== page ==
The name Breda descends from a contraction of the Breda (wide) Aa. This is the place where two rivers, the Mark and the Aa, flow together. in the year 1252 Breda obtained its municipal rights, and at the beginning of the 14th century Breda was walled in. Also, in the 14th century the city was surrounded by mouts, so-called 'singels'. Around the city, you can still find them. All the streets surrounding the city were laid in an oval shape, which is a noticeable sign for old fortified cities. Ancestors of the Dutch royal family, The Nassaus, gave Breda the grandeur of a royal residence.
Places to visit:
Grote Kerk - The Big church
In the city centre, there are a lot of monuments. but there is one particular that makes Breda recognisable from a great distance and that is 'De Grote' or 'Onze Lieve Vrouwe Kerk'. This beautiful church from the 15th century can be admired from almost every point in Breda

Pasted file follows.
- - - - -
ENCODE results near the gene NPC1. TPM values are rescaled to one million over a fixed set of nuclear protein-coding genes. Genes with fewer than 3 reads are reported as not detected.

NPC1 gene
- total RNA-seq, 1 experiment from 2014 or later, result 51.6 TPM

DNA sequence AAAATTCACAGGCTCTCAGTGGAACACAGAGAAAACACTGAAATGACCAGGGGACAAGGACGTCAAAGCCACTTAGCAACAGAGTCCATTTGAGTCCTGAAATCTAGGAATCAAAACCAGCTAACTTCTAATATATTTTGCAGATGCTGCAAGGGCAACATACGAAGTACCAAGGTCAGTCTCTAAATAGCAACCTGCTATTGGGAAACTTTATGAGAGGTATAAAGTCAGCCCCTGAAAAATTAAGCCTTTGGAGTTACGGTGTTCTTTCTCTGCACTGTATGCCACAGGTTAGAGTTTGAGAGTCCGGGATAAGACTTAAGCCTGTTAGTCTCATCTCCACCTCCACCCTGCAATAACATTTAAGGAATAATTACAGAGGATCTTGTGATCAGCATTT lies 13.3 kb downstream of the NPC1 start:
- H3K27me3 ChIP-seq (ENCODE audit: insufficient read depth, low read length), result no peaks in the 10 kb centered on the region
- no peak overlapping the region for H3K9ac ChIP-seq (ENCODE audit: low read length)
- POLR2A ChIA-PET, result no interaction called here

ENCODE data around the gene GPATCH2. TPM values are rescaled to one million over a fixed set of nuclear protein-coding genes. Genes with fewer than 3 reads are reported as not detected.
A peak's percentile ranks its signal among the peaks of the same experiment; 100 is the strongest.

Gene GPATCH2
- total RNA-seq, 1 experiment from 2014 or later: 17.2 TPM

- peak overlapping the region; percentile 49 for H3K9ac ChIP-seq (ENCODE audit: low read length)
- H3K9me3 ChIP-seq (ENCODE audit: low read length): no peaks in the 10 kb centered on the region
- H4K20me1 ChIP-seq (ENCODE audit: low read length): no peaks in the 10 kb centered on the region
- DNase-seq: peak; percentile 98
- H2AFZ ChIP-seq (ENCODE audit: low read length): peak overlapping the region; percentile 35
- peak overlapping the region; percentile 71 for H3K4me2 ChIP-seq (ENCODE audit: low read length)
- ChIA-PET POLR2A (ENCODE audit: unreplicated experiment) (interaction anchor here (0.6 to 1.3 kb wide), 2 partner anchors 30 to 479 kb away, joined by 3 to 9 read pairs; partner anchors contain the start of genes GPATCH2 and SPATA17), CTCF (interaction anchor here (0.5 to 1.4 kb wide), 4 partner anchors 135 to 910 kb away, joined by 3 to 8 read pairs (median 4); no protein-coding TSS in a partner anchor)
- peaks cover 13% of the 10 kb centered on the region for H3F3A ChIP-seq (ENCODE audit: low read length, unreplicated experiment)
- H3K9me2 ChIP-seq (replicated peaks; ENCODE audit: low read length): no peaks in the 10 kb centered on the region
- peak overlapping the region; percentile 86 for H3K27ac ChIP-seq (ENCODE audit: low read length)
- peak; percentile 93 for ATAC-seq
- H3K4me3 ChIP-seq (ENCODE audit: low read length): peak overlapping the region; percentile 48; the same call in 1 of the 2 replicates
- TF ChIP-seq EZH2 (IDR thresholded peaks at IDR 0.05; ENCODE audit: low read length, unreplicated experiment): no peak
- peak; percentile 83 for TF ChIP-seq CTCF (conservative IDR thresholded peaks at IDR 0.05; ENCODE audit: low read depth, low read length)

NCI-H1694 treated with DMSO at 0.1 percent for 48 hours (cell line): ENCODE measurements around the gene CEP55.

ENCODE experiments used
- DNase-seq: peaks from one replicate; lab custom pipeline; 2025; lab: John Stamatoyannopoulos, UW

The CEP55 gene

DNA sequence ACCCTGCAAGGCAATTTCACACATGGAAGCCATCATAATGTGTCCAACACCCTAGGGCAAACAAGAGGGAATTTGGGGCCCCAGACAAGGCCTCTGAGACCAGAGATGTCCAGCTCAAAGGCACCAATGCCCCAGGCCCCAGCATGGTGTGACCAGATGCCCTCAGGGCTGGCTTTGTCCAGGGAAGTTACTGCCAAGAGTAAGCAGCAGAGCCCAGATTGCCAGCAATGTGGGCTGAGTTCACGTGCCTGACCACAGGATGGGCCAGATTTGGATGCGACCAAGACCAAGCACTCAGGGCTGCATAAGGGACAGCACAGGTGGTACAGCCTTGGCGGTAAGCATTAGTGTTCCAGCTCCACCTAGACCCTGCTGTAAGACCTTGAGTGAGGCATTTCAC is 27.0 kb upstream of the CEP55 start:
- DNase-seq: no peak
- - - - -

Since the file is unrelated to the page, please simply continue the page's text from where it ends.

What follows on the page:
Kasteel van Breda - Castle of Breda
The castle of Breda shows the historical relationship between Breda and the House of Oranje Nassau, the ancestors of the Dutch royal family. in 1198 the castle was a fortress. During the centuries many changes have been made to the castle. Since 1928 the Royal Military Academy (KMA) has the castle in use. You can visit the castle only during conducted tours (Tourist Office).
The so-called 'Spanjaardsgat' flanked by two heptagonal towers reminds visitors of the time Breda was in hands of the Spaniards
Next to the Castle of Breda, you will find the city park 'Valkenberg'. Until 1812 this park was part of the castle and only accessible for the 'Heren van Breda'.
Begijnhof - Beguinage
In the city centre, you will find the peaceful Beguinage, built in 1537. Until 1990 the court was inhabited by beguines, unmarried women who lived, devoted to God, together within a safe secluded space. The statue in the garden still reminds of them (a replica of this statue is for sale at the Tourist Office). The herb garden is known for its hundreds of different herbs.